DSX is built for scalability that can range from individuals who are learning about this platform to small or large enterprise companies. The cloud technology on which DSX is built upon allows the scalability of the Spark environment. Enterprise features like creating projects to organize and collaborate on multiple notebooks, ability to assign different types of permissions, integration with a wide variety of data sources and collaborative features make it easy for such enterprises to build their data science practice.

Work with a wide variety of data sources:

DSX supports the following wide variety of data sources that can either be pulled from or connected to. Along with the following data sources, streaming data from Kafka topics is also supported.

· Amazon Redshift

· Apache Hive

· Cloudera Impala

· IBM DB2®

· IBM Informix®

· IBM Netezza®

· IBM dashDBTM

· IBM WatsonTM Analytics

· Microsoft Azure

· Microsoft SQL Server

· MySQL

· Oracle

· Pivotal Greenplum

· PostgresSQL

· Salesforce.com

· Sybase

· Sybase IQ

Projects

Projects create a space for you to collect and share notebooks, connect to data sources, and add data sets all in one place. When you click the Projects tab, in Figure 7, it takes you to your personal project area. The name and description that you give your project is available in the list of projects that you share with collaborators. Each project must have an associated Spark instance and storage type before you can add a notebook.

Figure 7: Projects

Collaboration

Projects enable effective collaboration because you can freely share knowledge and resources, flexibly shift workloads, and help one another complete jobs. In Figure 8, users can share their projects and notebooks by adding collaborators and enabling different permissions. Users can also enable cell masking, in Figure 9, to protect sensitive data like user credentials.

Following are the supported permissions/roles:

· Viewer: View the project.

· Editor: Control project assets.

· Admin: Control project assets and collaborators.

Figure 8: Sharing a notebook
Figure 9: Hide sensitive code/data

Built in Learning

Use the built-in learning to get started or go the distance. Join a vibrant community, in Figure 10, of data scientists across industries, functions, and organization types. Take advantage of shared data sets, notebooks, and tutorials. Share your work with your team and your peers. Start a course, start from a sample, or start from scratch.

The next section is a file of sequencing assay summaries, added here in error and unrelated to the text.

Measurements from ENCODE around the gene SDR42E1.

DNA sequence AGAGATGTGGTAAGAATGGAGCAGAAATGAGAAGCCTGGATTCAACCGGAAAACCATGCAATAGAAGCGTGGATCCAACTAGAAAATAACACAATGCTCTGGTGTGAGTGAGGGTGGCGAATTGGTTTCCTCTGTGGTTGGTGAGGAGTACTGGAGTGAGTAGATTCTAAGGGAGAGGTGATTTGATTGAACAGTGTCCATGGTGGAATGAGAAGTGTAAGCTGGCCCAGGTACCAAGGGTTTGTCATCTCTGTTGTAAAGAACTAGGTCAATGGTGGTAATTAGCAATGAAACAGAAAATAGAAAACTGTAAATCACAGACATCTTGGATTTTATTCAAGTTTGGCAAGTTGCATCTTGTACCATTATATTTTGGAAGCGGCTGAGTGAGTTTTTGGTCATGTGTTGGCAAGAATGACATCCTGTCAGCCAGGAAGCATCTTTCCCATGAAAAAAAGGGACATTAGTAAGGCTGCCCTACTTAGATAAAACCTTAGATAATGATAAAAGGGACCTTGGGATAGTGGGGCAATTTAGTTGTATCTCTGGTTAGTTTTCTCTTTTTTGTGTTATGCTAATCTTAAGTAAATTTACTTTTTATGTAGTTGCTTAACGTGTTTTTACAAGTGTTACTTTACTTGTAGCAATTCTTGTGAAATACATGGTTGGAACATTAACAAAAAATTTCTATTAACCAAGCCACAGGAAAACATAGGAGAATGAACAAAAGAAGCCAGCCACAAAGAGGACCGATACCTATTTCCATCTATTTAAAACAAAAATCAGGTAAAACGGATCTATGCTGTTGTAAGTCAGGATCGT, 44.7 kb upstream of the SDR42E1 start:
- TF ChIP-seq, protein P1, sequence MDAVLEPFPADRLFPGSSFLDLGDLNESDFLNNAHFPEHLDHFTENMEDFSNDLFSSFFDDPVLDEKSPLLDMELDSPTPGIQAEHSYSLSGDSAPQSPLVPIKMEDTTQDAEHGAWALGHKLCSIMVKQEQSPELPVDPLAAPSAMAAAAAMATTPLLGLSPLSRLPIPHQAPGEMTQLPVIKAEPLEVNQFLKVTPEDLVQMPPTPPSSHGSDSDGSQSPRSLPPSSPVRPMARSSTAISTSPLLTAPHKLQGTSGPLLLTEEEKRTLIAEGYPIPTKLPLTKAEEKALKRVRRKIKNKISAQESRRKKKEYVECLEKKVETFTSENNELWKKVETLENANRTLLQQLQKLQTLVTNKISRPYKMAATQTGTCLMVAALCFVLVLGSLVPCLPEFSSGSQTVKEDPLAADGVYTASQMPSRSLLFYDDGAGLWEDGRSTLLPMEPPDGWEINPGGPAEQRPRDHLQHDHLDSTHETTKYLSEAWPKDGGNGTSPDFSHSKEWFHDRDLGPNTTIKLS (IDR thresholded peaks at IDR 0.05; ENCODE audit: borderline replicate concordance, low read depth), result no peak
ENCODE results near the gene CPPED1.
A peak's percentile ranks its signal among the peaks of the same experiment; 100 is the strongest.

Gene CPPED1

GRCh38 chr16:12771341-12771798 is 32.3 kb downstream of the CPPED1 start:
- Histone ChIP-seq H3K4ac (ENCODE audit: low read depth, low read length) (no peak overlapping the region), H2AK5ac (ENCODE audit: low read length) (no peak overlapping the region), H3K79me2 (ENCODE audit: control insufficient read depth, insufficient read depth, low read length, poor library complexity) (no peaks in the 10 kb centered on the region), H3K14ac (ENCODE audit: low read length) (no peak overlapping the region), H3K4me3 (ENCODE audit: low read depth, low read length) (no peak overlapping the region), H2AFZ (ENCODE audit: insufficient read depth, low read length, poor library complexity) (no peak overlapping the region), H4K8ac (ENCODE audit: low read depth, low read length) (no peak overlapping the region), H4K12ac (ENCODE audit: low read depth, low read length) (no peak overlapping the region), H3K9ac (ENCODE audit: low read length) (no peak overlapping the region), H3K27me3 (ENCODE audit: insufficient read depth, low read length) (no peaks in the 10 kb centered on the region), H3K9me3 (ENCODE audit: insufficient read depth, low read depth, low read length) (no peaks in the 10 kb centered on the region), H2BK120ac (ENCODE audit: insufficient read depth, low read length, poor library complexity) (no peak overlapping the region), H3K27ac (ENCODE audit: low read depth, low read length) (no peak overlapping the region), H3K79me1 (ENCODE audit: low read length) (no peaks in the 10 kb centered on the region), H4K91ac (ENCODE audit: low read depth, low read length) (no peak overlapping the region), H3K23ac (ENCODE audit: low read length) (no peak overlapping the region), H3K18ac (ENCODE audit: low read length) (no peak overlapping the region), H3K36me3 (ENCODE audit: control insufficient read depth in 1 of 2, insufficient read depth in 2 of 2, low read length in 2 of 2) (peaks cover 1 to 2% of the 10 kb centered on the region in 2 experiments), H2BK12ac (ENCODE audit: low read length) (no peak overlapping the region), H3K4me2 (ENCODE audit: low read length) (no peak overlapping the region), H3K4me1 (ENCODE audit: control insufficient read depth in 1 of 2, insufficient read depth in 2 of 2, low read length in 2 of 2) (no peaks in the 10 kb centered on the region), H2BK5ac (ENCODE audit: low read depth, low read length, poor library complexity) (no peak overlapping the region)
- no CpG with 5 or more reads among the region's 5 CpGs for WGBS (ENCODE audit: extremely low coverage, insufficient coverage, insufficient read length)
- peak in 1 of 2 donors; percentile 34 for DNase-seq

Figure 10: DSX Tutorials

Community centered:

DSX helps data scientists collaborate with peers on projects to find better solutions together. They can share their knowledge and their code and help accelerate the advancement of data science for others - or get input from peers on their own work.

Data scientists can fork their notebooks and share them with the entire community, in Figure 11, to demonstrate successful approaches to others or get feedback on their work. In addition, DSX includes shared data sets, multiple tutorials and how-­to articles to ensure that new data scientists have what they need to get started and experienced data scientists can try out new analytics platforms such as DSX.

Figure 11: Community centric

IBM is working with a community of Data Scientists to shape the future of DSX and intends to evolve this platform based on the community’s feedback.

DSX is one of the first integrated development environments that is optimized and built around Spark and other open source analytical tools to provide ideal collaboration capabilities. This platform enables Data Scientists to build real-time and high performance analytics, or machine learning apps with Spark using their choice of skill set. This type of open and collaborative platform is new in the data science world and it is absolutely positioned to increase the adoption of data science and machine learning in every organization.

Note: At present IBM Data Science Experience is in Beta and users can register for a 30-day free account at http://datascience.ibm.com.